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  • Sep 19, 2014
  • Updated: 11:22am

Space city in the desert not so secret

PUBLISHED : Wednesday, 20 June, 2012, 12:00am
UPDATED : Wednesday, 20 June, 2012, 12:00am

Dongfeng Space City sounds hi-tech but it looks plain.

If not for a few long-range missiles painted with Maoist slogans standing on roadside lawns, a visitor would hardly know that this little town in the heart of the Gobi desert was the birthplace of China's missile and space programmes, and still one of its most active launch pads. Most research buildings are characterless, small and look cheaply built, easily dwarfed and outshone by the average government headquarters in a poor county nowadays.

With an increasing number of spacecraft being launched recently, the 'city' has become more transparent than ever. Throughout the year, mainlanders can sign up for tours inside the facilities' living quarters and also in some strictly guarded facilities such as the command centre and launch towers, for about 400 yuan (HK$490) a person, meals included.

There is a museum telling the story of the base's secret past with photographs and films. There is even a tourist reception office at its entrance.

Foreigners, however, rarely have a chance to get in, with tour agencies always turning down tourists with foreign passports. During some special events, such as manned space flights, some overseas guests and journalists from non-mainland media outlets, such as the South China Morning Post, are allowed in but their activities are strictly limited.

Any attempt to venture out on your own is politely discouraged. If you insist, a security officer is sent to accompany you.

Even though they have heard of Dongfeng many times on television, hardly any mainlanders know where it is.

Most believe the facility is located in Jiuquan, Guansu, because the city is formally known as the Jiuquan Satellite Launch Centre, but they are wrong.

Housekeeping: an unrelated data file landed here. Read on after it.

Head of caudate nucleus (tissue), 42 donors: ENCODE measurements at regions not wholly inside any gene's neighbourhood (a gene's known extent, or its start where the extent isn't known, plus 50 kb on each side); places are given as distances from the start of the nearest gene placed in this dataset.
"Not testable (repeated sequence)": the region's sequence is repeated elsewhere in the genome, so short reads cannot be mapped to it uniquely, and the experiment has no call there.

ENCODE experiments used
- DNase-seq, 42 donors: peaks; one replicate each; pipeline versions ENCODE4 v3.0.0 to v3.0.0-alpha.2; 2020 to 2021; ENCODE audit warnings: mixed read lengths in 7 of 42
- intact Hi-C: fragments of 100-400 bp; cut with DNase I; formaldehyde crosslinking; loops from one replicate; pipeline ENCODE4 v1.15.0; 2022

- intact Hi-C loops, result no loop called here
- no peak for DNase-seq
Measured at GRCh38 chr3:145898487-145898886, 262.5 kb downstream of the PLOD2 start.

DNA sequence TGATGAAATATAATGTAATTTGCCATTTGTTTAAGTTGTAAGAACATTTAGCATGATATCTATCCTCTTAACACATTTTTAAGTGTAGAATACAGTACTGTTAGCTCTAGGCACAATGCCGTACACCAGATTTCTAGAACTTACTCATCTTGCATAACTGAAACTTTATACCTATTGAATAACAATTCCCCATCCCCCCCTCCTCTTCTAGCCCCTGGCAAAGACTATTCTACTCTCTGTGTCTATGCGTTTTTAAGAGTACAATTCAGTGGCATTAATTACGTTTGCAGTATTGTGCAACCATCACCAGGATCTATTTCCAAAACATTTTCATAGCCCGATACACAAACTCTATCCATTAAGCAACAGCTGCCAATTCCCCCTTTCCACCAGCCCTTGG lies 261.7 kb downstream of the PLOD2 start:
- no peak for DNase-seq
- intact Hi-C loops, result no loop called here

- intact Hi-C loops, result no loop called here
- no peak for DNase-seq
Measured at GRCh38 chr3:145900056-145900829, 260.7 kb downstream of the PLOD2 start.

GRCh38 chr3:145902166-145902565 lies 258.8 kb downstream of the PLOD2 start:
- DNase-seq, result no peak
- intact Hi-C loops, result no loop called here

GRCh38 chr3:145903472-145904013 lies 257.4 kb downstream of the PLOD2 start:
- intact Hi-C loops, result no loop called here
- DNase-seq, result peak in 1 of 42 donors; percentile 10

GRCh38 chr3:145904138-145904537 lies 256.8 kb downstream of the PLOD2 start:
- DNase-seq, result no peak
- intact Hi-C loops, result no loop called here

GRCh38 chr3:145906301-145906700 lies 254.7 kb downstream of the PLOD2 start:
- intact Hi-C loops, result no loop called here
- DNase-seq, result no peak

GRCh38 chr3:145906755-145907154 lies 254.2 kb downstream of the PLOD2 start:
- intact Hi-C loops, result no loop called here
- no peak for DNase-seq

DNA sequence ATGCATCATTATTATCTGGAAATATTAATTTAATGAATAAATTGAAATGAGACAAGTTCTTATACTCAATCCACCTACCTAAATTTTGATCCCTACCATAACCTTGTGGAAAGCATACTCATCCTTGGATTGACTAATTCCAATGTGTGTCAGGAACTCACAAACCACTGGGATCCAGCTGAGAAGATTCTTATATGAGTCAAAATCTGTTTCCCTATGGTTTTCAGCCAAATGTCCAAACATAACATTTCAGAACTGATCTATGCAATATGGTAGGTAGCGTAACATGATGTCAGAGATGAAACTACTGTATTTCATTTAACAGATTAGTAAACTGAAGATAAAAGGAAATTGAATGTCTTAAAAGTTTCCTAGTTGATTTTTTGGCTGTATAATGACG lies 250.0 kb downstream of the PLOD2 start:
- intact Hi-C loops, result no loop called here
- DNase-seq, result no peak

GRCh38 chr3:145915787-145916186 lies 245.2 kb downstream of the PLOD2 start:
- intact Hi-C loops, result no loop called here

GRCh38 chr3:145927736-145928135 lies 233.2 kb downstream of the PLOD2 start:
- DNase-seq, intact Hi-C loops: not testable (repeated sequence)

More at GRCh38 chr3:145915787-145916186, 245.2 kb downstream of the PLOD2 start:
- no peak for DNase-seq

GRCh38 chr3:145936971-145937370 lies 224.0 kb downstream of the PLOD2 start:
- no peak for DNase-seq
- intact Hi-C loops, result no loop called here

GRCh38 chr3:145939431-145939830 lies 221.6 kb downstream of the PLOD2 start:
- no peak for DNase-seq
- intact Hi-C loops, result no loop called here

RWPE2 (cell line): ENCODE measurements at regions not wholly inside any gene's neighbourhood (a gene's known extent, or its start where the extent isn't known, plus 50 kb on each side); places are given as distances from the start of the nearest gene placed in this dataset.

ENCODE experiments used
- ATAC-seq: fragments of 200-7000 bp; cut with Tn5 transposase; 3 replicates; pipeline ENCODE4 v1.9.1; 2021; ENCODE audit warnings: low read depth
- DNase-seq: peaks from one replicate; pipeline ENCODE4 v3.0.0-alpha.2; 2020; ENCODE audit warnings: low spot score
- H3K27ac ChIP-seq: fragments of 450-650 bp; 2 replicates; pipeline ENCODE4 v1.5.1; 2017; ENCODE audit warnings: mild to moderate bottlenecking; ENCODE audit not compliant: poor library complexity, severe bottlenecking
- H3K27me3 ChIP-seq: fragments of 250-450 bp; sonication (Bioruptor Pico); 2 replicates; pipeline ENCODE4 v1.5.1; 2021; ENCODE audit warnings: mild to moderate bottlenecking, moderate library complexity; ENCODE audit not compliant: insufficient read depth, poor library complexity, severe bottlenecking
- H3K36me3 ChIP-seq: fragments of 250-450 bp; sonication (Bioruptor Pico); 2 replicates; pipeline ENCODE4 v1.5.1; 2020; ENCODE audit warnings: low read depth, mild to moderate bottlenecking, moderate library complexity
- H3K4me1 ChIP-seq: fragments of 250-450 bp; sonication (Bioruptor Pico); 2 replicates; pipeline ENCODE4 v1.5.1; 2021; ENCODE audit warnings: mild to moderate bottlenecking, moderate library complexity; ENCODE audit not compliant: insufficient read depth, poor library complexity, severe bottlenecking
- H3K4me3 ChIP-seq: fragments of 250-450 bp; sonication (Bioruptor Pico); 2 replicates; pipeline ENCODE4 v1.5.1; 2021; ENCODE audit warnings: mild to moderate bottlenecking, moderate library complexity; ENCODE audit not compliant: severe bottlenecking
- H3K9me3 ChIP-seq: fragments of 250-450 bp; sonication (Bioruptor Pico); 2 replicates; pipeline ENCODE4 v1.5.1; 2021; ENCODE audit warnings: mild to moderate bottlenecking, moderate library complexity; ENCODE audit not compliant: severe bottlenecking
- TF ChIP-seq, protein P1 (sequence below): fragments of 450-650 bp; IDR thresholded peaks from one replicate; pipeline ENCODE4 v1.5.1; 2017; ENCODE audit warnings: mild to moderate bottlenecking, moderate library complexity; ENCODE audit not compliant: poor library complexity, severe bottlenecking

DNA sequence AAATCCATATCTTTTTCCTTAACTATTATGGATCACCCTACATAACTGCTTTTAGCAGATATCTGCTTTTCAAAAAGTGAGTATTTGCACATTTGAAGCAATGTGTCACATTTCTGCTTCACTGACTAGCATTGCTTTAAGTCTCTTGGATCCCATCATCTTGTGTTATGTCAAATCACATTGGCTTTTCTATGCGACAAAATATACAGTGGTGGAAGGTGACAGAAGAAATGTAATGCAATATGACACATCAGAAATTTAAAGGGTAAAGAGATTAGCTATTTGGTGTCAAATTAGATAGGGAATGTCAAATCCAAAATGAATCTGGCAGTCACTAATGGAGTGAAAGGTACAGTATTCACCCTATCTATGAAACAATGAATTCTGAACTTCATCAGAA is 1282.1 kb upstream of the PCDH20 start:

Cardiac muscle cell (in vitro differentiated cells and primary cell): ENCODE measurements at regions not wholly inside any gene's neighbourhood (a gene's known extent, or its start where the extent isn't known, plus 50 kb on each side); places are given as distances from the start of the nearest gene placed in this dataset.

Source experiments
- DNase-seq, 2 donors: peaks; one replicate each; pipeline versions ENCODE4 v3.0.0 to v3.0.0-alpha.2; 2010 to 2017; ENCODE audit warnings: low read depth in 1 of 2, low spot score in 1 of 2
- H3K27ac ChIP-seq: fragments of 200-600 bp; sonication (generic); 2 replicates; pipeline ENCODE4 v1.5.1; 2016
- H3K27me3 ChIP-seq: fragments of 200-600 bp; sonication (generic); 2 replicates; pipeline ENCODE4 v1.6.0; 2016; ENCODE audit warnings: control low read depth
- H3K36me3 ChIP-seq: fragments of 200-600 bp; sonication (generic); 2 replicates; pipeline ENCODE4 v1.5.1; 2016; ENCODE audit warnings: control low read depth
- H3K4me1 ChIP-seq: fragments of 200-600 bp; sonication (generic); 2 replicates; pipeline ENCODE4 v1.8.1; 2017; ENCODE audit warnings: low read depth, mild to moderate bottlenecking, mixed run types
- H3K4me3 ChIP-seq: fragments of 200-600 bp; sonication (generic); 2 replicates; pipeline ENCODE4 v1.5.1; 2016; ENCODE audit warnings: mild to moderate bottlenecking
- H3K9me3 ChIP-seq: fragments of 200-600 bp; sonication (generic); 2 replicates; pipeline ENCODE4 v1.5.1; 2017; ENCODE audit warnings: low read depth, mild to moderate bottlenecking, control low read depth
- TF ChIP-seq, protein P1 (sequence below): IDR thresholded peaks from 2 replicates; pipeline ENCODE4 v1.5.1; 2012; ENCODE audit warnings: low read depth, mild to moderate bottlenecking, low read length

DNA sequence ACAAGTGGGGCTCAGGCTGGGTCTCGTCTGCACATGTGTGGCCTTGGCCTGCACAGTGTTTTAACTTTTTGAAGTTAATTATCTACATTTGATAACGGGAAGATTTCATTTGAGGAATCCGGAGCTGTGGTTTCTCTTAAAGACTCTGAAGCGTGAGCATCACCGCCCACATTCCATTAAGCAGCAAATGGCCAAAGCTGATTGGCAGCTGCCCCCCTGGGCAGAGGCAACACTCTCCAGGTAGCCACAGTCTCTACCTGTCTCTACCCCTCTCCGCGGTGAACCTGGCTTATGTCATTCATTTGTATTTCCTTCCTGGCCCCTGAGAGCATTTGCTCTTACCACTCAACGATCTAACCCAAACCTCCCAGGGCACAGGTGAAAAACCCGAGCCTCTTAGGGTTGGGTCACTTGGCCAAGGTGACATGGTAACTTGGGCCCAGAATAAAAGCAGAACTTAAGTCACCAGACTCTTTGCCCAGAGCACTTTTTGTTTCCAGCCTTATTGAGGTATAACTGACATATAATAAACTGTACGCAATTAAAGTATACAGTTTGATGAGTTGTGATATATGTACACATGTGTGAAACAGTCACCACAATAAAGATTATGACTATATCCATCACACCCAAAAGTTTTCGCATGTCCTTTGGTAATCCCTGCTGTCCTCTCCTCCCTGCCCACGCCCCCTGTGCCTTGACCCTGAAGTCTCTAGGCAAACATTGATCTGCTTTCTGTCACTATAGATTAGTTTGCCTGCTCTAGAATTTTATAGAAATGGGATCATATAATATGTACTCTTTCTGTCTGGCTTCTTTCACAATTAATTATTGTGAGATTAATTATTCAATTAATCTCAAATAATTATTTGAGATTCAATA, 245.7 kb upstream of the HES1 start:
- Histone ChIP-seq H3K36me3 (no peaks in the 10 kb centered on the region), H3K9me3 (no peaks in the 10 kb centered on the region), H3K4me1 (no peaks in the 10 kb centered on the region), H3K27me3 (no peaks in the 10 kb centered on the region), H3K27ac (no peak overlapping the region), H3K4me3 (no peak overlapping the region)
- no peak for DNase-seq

Named Dongfeng Space City by then president Jiang Zemin in the 1990s, it is actually located in the former headquarters of Inner Mongolia's Ejin Banner. One resident said the government named the launch centre after Jiuquan to conceal its real location.

On a clear day it takes almost four hours to travel the straight road from Jiuquan to the space city. The vast Gobi desert separates the space city from the nearest village, but every few minutes on the drive there you can see mysterious looking military facilities with radars or antennas shooting up from buildings hidden behind trees.

Visitors have to pass military checkpoints to enter the city, and the military vehicles speeding in and out constantly remind visitors that this is still a place under tight watch.

The entire space city covers an area of 2,800 square kilometres, mostly uninhabitable desert, but also an oasis at the foot of Bayinbaogede Mountain that used to be home to more than 1,500 herdsmen before the People's Liberation Army moved in during the late 1950s.

The city gave birth to China's first large missiles. When Qian Xuesen , the father of China's space programme, arrived in 1958 to begin building and testing China's first missiles, he was not allowed to write a letter home for months, prompting his wife to suspect that he was dead.

Qian, armed with knowledge gained in the United States about America's missile programme, led tens of thousands of scientists, engineers and soldiers to give the nation its first long-range missile in 1960. The base also launched China's first satellite, Dongfanghong 1, in 1970 and Shenzhou-I, the precursor to later manned space missions, in 1999.

Now the base is mainly used as the only launch pad for the manned space programme. But even though much of its military testing and development functions have been moved elsewhere, it is still heavily guarded by the military.

Residents said living conditions had improved a lot in recent years. When the first settlers arrived, most had to live in foxholes and tents because there were hardly any buildings. Water fetched from a nearby river was salty and vegetables were a luxury that even top commanders rarely enjoyed.

Now the city has its own water purification plant and, using Israeli technology, has a vast vegetable garden that can supply more than 80 per cent of residents' needs. The base also has its own diary.

'Our vegetables and milk are totally safe,' one resident said. 'We never worry about pesticides or melamine.'

The biggest buildings in the city are its hotels, open to tourists on ordinary days but reserved for senior government officials during launch missions.

A graveyard for more than 500 martyrs, including Nie Rongzhen , the founder of China's missile programme, has become a tourist attraction. Most of those buried there are scientists, engineers or soldiers who were killed during rocket accidents.

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